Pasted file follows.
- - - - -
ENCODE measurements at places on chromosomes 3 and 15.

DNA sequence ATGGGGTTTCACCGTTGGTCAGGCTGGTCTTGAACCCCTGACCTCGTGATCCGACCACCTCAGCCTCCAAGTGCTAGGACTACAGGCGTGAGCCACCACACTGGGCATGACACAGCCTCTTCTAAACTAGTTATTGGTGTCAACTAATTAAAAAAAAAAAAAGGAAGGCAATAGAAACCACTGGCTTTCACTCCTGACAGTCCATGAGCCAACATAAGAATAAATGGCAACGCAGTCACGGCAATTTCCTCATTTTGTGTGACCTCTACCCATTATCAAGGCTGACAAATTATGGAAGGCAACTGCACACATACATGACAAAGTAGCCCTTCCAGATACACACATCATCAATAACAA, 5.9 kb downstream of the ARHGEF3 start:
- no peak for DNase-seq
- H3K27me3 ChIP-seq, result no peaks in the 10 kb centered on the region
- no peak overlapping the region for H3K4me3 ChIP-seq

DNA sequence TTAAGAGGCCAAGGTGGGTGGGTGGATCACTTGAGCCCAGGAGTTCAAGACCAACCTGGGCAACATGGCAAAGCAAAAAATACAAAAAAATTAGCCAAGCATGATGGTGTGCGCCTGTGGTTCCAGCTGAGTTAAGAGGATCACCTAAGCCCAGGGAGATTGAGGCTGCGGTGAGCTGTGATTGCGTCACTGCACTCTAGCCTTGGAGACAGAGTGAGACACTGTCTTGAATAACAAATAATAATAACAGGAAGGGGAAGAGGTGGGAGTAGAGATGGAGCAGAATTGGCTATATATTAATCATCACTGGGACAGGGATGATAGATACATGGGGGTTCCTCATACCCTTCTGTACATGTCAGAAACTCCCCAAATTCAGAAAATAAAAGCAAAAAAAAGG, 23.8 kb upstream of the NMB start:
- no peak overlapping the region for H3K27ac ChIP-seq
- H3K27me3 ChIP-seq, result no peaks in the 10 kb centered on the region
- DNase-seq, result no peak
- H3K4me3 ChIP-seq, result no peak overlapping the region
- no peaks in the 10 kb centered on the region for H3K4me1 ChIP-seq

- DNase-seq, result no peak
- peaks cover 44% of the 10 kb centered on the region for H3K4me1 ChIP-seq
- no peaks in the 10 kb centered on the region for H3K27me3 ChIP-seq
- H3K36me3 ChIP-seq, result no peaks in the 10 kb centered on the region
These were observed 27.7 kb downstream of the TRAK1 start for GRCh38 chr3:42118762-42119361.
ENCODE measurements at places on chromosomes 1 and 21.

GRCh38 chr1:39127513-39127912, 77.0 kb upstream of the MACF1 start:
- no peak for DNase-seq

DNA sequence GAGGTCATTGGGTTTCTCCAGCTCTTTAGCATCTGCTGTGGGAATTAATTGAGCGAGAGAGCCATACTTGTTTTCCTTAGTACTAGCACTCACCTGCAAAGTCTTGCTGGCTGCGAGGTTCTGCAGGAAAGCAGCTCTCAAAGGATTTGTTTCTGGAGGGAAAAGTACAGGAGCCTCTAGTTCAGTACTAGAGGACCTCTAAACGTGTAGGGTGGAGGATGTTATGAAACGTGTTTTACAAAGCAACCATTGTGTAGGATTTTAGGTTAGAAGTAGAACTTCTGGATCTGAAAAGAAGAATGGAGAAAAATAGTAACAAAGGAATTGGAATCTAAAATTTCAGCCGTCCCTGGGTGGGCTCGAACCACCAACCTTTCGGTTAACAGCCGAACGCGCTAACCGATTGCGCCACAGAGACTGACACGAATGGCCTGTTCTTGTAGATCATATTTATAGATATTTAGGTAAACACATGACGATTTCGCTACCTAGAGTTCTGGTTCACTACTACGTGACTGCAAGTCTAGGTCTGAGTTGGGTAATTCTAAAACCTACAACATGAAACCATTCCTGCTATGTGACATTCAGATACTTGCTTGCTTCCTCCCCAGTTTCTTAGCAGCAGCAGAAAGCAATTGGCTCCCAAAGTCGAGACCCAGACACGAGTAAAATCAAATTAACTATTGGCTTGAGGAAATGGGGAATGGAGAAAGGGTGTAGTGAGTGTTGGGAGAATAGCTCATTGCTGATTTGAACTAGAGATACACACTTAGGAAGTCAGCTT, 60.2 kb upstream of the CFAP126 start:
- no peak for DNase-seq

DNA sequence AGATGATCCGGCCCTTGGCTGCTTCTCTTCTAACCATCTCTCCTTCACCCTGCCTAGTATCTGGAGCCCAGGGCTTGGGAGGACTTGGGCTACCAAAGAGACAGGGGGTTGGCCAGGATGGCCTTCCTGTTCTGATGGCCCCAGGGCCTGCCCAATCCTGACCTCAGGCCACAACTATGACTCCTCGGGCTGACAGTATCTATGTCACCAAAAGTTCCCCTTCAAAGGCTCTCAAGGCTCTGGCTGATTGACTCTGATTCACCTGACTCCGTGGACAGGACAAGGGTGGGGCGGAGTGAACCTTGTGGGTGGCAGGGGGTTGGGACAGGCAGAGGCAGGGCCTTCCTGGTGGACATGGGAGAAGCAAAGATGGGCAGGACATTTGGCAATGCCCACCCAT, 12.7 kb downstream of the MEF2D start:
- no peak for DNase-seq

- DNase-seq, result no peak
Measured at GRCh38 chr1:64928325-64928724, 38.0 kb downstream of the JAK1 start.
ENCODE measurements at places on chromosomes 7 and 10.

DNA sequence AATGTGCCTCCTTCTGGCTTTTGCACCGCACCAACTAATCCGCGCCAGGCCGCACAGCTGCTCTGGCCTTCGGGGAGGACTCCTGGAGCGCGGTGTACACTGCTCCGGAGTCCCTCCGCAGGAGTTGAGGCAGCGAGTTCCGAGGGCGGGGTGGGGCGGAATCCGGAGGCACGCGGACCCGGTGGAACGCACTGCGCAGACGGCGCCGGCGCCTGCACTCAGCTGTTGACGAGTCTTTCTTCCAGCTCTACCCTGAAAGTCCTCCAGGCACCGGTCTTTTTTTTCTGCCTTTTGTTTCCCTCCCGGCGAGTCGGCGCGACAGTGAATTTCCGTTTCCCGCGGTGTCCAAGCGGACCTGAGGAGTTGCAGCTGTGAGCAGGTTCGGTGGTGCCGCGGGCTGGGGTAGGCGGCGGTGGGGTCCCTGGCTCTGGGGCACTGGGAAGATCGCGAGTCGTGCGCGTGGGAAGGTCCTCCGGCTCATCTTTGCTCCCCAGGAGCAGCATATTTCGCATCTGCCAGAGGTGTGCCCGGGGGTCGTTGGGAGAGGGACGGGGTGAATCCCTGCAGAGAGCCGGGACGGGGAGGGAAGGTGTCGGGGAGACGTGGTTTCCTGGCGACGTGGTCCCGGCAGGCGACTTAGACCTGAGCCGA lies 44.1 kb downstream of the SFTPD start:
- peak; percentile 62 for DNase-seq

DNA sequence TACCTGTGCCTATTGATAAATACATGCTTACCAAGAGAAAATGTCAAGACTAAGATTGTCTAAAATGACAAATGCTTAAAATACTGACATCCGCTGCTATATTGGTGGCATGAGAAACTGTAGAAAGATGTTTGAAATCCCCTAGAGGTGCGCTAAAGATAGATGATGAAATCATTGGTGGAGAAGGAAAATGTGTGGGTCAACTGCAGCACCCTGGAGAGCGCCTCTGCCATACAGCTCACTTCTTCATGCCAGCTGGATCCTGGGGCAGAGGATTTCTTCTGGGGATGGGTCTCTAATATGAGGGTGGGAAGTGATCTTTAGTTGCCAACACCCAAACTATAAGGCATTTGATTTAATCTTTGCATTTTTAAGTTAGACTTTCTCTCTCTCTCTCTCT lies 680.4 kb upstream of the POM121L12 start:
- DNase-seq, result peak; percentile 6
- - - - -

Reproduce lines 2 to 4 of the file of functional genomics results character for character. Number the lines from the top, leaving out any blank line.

DNA sequence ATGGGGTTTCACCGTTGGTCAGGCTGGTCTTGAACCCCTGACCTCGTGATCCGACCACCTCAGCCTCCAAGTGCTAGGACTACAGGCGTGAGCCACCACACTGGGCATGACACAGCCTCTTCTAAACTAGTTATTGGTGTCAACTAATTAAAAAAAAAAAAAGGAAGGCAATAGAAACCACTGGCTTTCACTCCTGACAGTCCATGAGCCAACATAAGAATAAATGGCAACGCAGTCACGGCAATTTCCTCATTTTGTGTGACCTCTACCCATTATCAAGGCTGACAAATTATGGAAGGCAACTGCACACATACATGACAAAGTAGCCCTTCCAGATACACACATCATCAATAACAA, 5.9 kb downstream of the ARHGEF3 start:
- no peak for DNase-seq
- H3K27me3 ChIP-seq, result no peaks in the 10 kb centered on the region